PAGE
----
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Understanding and Generating Human Language
Wei Xu
IRB 4105
Monday, February 24, 2020, 11:00 am-12:00 pm Calendar
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Human language is notoriously complex due to the multitude of ways people can express the same meaning. In this talk, I will present two series of work on machine learning methods to understand the varied expressions in human language and to generate paraphrases for applications, such as reading and writing assistive technology. In the first part, I will showcase how to design learning and ranking models for natural language generation, including a new metric that has been widely adopted as a learning objective and evaluation method. In the second part, I will present new datasets and a class of pairwise models for learning textural expressions that convey the same meaning. In contrast to previous work, we focus on extracting paraphrases on a much larger scale and with a much broader range by developing more robust models, leveraging social media data and crowdsourcing. I will also briefly discuss the connections of my work to computational social science, language and code, and human language instructions.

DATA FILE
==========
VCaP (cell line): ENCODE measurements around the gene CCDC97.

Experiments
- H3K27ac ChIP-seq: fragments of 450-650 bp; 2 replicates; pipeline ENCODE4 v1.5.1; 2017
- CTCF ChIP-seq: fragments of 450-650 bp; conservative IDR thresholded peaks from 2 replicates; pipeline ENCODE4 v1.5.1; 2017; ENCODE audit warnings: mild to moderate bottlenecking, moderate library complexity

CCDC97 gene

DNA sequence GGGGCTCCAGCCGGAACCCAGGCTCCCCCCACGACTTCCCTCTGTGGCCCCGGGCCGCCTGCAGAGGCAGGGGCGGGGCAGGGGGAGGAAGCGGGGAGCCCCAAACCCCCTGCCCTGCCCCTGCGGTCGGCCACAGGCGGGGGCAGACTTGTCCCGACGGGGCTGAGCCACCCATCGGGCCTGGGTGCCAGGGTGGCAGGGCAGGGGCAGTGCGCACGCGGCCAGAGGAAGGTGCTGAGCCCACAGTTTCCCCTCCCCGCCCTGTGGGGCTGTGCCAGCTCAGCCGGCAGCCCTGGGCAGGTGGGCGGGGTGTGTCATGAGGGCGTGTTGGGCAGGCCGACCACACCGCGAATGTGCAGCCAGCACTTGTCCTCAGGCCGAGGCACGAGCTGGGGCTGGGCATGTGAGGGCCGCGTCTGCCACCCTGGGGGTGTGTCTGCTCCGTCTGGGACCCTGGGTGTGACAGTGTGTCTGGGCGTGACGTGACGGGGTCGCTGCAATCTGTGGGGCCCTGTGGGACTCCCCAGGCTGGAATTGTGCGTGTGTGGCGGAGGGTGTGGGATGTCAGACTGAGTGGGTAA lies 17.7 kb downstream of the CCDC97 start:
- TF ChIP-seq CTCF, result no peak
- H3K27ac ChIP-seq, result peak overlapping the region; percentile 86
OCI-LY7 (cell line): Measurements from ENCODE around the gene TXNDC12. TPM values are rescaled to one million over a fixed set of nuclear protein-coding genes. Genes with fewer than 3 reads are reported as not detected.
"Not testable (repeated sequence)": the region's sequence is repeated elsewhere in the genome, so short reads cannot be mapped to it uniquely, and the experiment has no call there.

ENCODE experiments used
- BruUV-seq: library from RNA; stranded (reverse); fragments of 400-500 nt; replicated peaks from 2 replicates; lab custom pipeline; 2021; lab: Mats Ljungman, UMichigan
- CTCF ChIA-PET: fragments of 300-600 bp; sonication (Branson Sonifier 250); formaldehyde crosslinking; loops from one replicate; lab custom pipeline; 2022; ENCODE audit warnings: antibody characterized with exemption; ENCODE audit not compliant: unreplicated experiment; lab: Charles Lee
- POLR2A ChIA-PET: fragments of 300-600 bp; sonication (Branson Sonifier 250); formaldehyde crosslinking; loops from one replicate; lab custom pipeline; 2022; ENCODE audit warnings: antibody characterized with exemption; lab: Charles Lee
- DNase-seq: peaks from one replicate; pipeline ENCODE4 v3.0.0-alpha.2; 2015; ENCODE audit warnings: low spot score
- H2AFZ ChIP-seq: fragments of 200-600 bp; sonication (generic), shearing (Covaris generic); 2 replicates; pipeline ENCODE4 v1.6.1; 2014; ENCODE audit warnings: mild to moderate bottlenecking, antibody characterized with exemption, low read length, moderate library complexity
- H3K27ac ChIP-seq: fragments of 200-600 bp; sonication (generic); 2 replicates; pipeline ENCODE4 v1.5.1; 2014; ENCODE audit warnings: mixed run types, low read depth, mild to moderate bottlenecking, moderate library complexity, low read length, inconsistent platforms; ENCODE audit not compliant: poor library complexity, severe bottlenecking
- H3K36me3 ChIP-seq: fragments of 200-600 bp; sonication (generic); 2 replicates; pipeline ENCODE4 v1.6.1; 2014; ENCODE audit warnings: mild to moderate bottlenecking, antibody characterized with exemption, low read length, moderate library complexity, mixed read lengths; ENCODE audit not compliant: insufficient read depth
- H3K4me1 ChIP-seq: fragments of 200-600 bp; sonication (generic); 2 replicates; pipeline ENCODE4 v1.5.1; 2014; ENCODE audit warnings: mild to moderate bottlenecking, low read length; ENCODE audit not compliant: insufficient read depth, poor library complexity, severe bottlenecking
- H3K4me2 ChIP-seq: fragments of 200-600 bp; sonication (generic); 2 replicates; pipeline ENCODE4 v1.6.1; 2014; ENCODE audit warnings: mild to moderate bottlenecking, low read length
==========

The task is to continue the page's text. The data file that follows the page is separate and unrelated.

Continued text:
Wei Xu is an assistant professor in the Department of Computer Science and Engineering at Ohio State University since 2016. Her research interests are on natural language processing and social media. Her recent work focuses on natural language generation for educational applications and semantic similarity models for language understanding. She has also worked on crowdsourcing, summarization, and information extraction for user-generated data, such as Twitter and StackOverflow. She received her Ph.D. in Computer Science from New York University and was a postdoctoral researcher at the University of Pennsylvania. She received an NSF CRII Award, a Best Paper Award at COLING 2018, CrowdFlower AI for Everyone Award, Criteo Faculty Research Award, as well as research funds from DARPA and IARPA. She is currently a senior area chair for ACL 2020 and has served as an area chair, workshop chair, and publicity chair for ACL, EMNLP, NAACL conferences, and as a co-organizer for the annual Workshop on Noisy User-generated Text.

This talk is organized by Richa Mathur